I think I understand what you're saying. If the "torsion" they measured is pure torque applied to the wheel (i.e. a positive force at the rim and an equal negative force at 180 degrees from the positive, twisting around the axis of the steerer), then I believe they should have measured an additional metric; one that is related to independant leg movement. Hard cornering induces a lateral load on the tire/wheel near the contact patch, the resulting moment causing the wheel to want to rotate about an axis that's 90 deg. from the axle, nearly parallel to the ground. Did they simulate such a loading at all?
    That. It seems that hard cornering is as common, if not more so, than riding lines that are apt to try and deflect the wheel in a left/right direction.

    Really, a ride often involves cornering while concurrently negotiating obstacles, so if they only tested torsional stiffness the easy way (fork dropouts clasped solidly and a strain gauge on the steerer) then the test is pretty limited in scope.

  17. #17
    steep fast and loose :)
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    Quote Originally Posted by wasfast View Post
    All this begs the question: why in the heck did fox go with the 15mm qr on this fork? they obviously see the advantage of the 20mm, since they use it on their DH forks. It adds minimal weight. So why go half way Fox??

    great point - it does seem erroneous to spec the 15mm on the 34mm fork...........

  18. #18
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    Quote Originally Posted by No Agenda View Post
    That. It seems that hard cornering is as common, if not more so, than riding lines that are apt to try and deflect the wheel in a left/right direction.

    Really, a ride often involves cornering while concurrently negotiating obstacles, so if they only tested torsional stiffness the easy way (fork dropouts clasped solidly and a strain gauge on the steerer) then the test is pretty limited in scope.
    Yes, we're in agreement.
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  19. #19
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    15mm is silly, just another standard marketed as being "lighter than 20mm and stronger than QR." In reality, it isn't as strong as 20mm and isn't really much lighter than a 20mm setup, especially with the Maxle Light from RS.

    Suckers bought in....and had to buy new hubs/conversion kits/wheels to keep up with their beloved new 15mm standard.

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    What this data suggests is that Fox should have designed their Float 34 around a 20mm T/A! If Rockshox is smart they'll build their next long travel 29er fork with a thicker and more rigid stanchion.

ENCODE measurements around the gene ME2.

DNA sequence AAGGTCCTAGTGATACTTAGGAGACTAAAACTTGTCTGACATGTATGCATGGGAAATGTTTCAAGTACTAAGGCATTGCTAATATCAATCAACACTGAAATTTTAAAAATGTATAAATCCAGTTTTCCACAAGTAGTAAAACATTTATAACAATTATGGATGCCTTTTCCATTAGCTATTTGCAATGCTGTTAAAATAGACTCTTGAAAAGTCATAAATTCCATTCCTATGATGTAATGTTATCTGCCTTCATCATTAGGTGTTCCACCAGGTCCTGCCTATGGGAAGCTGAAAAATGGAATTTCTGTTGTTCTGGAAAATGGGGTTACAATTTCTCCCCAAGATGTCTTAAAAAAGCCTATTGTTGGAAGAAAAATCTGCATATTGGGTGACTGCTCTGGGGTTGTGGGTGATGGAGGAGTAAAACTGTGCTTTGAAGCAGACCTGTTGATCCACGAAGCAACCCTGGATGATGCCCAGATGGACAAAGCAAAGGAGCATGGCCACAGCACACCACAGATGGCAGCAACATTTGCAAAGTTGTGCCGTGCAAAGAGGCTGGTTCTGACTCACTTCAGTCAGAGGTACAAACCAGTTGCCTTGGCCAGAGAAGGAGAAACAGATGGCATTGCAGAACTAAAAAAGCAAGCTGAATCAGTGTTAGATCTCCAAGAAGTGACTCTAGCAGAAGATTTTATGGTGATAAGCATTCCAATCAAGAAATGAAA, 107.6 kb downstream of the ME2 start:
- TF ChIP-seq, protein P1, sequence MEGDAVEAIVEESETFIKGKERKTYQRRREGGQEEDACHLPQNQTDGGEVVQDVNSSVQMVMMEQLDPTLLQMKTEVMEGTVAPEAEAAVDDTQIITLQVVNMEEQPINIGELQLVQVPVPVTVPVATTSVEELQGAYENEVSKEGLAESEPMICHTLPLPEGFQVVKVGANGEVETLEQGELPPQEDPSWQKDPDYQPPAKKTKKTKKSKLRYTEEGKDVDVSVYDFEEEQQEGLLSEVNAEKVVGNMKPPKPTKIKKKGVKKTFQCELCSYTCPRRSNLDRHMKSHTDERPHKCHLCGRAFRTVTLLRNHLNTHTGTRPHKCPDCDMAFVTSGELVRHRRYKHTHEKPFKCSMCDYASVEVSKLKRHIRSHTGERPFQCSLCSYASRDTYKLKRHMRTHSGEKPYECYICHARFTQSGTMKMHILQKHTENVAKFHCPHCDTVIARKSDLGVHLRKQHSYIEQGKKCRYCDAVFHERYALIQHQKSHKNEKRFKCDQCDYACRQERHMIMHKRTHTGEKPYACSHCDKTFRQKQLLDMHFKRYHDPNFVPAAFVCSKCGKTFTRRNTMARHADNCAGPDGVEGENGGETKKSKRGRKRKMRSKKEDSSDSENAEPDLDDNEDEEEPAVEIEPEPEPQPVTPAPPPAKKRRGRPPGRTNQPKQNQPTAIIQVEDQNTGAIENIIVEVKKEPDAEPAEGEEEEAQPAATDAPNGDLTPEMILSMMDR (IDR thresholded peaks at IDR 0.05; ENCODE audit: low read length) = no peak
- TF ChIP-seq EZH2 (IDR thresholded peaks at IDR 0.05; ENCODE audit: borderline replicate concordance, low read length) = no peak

Thicker stanchions for a 29er fork are a no brainer . If you view the fork stanchion as a giant lever arm a 29er fork will produce more leverage for any given level of travel than a comparable 26 inch fork as a result manufacturers SHOULD have made long travel 29er forks more rigid at some point: personally I think this should have happened around 140 and possibly even 120mm.

  21. #21
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    Quote Originally Posted by wasfast View Post
    All this begs the question: why in the heck did fox go with the 15mm qr on this fork? they obviously see the advantage of the 20mm, since they use it on their DH forks. It adds minimal weight. So why go half way Fox??
    shimano likes the 15mm system best and has courted most manufactures that way for trail forks.

  22. #22
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    Agreed !

    Quote Originally Posted by CharacterZero View Post
    15mm is silly


    No doubt.......however , I 'm going to give a Fox 34 Float a try anyway because I got a good deal on one ! TIG.

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    wow, I guess I thought it was obvious I was answering the question on how this effects the rider (as the final result). Guess smart people can't always pick up on the obvious
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  24. #24
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    Quote Originally Posted by BacDoc View Post
    Let me translate the German engineering data to American mountain biker parameters:

    50% say-
    "That Fox is a totally sick fork that shreds all terrain and blows the Rock Shock away!"

    The other 50% say-
    "That Rock Shock is a totally sick fork that shreds all terrain and blows the Fox away!"

    This was double blind random controlled data published in a peer reviewed journal, so you can accept this as fact.
    exactly, now lets go ride!
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  25. #25
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    Let me translate the German engineering data to American mountain biker parameters:

    50% say-
    "That Fox is a totally sick fork that shreds all terrain and blows the Rock Shock away!"

    The other 50% say-
    "That Rock Shock is a totally sick fork that shreds all terrain and blows the Fox away!"

    This was double blind random controlled data published in a peer reviewed journal, so you can accept this as fact.